Love the use of the gifs, Sabina! I can totally see where you’re coming from. I grew up on a Girl Scout camp, and we had international staff come every year to live with us. This was totally awesome for me because it fueled my passion for travel at a young age. But, every year, my favorites left, and new people came. So sad! Still does help to have contacts all over the world though!

  • Anya Hogan

    This is perfect! Couldn’t have said it better myself <3

  • Dannielle

    I’m not even an international kid, and these gifs cracked me up!

  • MagicTravelTanya

    We have been traveling full-time for a few years now. Recently our daughter turned our traveling duo into a traveling trip so we have been thinking a lot about what her childhood will look like. Thanks for the post. Food for thought.

  • Love this post! Like I love all of your posts. You’re the girl everyone wishes they were best friends with. Definitely add that to the list. <3

  • miky

    I didnt know we had met,you know me so well.

  • I absolutely loved this list – I laughed so hard scrolling down and nodded in agreement like the screw on my neck was loose. It’s great to know that we’re not alone in experiencing these things!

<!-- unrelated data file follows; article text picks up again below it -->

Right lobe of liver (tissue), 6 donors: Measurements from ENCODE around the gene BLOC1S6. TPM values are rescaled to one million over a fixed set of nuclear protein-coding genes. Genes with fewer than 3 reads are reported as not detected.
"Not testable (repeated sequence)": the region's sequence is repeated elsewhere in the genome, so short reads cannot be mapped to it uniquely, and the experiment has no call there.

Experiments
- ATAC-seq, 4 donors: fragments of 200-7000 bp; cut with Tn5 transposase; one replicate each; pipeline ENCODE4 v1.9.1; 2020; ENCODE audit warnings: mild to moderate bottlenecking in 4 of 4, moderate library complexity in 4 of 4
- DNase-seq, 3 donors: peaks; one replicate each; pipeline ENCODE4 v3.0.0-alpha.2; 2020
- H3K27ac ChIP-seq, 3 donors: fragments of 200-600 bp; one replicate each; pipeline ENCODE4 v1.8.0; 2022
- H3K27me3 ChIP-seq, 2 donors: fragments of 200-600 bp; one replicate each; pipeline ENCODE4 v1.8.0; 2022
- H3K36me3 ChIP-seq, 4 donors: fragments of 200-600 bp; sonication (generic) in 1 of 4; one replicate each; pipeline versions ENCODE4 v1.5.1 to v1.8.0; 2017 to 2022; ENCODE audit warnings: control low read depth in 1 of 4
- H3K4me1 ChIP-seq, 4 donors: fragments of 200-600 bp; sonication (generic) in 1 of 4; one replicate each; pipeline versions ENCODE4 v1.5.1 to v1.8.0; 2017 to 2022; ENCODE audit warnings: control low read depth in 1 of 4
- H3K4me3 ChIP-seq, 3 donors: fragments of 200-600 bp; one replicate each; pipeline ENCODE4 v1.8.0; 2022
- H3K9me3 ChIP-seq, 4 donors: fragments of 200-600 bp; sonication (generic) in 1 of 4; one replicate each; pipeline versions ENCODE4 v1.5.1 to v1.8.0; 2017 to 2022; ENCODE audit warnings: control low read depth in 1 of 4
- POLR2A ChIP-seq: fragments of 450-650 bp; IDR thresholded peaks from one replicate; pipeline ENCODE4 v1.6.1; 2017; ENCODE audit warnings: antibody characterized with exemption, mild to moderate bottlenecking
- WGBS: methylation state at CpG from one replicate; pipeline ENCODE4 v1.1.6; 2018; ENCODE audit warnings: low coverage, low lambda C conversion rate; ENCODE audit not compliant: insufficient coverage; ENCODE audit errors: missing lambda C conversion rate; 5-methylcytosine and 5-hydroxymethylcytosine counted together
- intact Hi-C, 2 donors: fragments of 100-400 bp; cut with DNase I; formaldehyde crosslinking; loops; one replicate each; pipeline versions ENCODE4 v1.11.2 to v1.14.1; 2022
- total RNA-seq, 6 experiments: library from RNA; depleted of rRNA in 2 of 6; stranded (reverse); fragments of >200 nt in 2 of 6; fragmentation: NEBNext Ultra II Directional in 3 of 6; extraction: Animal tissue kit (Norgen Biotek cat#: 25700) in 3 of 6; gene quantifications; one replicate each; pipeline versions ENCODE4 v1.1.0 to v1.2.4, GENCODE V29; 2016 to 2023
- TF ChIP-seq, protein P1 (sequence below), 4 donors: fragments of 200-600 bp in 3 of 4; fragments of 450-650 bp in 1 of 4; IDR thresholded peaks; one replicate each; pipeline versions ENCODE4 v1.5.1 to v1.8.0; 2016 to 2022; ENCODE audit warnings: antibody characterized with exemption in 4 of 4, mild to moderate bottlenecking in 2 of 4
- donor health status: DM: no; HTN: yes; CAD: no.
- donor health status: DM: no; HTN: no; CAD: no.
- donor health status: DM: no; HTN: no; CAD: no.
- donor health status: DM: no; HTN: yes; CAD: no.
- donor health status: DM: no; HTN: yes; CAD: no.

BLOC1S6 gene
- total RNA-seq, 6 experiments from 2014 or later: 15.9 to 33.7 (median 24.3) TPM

Somin // TCK Goes Home

  • Nidhi Alberti

    This is a fantastic post! As a TCK myself, I felt like you were reading my mind. And the gifs are awesome!!

  • Kay

    Love this – I’m currently teaching at an International School, and am LOVING the TCKs. You’re right – they’re everything you said they are, and more! 🙂

  • Syahirah Sulastri As

    A little sense of arrogance when I read “superman”. Not all TCKs end up successful as their parents unless it’s inherited which is not. In fact most TCKs (most from diplomat families including the UN) I came across (myself as a TCK even) were very humble despite the extravagance in comparison to those who “converted” to a TCK at a latter stage (often flaunting everything they have when given the chance).

    Most of us would be thrilled in going to developing countries and making a change doing social work, thus it makes us a little uncomfortable to just ‘put it all out there’ if seem unnecessary.